Developers commonly work with a wide variety of tools and languages to produce solutions that run on mobile devices, desktops, and servers. For server-side code, Java is a popular development language. Within the Java community, the expanded capabilities of Java Enterprise Edition (Java EE) are often used to support existing as well as new development projects.
There are three major vendors offering Java EE application platforms: Red Hat, IBM, and Oracle. A fourth vendor, Pivotal, offers a Java-based application framework marketed as an alternative to Java EE.
Can the offerings from these different vendors be compared? Feature check lists that compare competing application platforms rarely can be used as the sole source for a purchase decision. Such lists usually do not expose the context or weight of features as they relate to business use cases. Also, feature lists commonly miss factors such as support for monolithic, hybrid, and microservice deployments, DevOps compatibility, cloud availability, and the overall developer experience. And of course, return on investment for application projects must be considered.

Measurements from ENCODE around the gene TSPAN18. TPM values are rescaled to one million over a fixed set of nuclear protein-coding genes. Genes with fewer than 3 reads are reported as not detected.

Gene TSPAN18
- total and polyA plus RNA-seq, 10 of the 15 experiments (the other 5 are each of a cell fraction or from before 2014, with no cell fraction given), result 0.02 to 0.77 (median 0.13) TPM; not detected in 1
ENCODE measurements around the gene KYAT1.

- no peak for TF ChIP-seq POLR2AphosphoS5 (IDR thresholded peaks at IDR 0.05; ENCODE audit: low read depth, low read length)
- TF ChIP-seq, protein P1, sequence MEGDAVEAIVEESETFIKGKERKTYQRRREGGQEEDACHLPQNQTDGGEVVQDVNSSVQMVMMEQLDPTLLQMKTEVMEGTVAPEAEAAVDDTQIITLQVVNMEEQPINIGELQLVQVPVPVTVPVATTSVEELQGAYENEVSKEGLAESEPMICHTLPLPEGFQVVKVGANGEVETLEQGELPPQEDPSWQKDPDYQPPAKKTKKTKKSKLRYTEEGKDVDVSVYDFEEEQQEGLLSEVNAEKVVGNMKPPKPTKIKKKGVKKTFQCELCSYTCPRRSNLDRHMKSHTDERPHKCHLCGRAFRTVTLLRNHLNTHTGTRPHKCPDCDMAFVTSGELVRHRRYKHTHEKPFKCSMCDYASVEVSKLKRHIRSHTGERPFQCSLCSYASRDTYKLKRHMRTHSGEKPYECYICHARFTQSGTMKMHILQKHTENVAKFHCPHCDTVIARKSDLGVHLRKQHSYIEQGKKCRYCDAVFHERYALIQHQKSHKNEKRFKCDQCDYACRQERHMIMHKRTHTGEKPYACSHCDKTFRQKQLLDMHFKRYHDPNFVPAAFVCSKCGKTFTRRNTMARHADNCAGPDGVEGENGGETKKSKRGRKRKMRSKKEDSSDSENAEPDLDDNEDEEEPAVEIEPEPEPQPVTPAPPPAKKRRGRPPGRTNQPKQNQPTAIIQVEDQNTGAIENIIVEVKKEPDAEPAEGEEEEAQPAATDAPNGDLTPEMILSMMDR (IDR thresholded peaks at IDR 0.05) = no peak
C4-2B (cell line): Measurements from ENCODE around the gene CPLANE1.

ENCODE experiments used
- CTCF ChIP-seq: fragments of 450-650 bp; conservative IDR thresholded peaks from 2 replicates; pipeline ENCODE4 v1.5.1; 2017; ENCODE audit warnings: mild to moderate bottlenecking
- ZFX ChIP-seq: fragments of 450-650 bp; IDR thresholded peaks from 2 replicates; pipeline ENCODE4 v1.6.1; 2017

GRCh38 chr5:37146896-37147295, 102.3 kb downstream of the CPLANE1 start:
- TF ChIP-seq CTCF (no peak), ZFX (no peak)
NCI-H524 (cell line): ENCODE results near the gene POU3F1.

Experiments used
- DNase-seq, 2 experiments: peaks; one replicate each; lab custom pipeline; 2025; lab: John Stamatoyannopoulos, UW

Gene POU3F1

Red Hat provides the Red Hat JBoss Enterprise Application Platform (EAP) as a commercially supported Java and Java EE application platform. JBoss EAP can be run on traditional dedicated servers and virtual machines often associated with existing application deployments. It also can be used with Java applications being deployed using container and cloud technology. To ease this later application deployment pattern, prebuilt JBoss EAP images for OpenShift by Red Hat are available for use in public, private, and hybrid cloud environments.
Best of all, JBoss EAP support subscriptions are usable on-premise or in the cloud for one economic price point. There are never license fees associated with Red Hat products.

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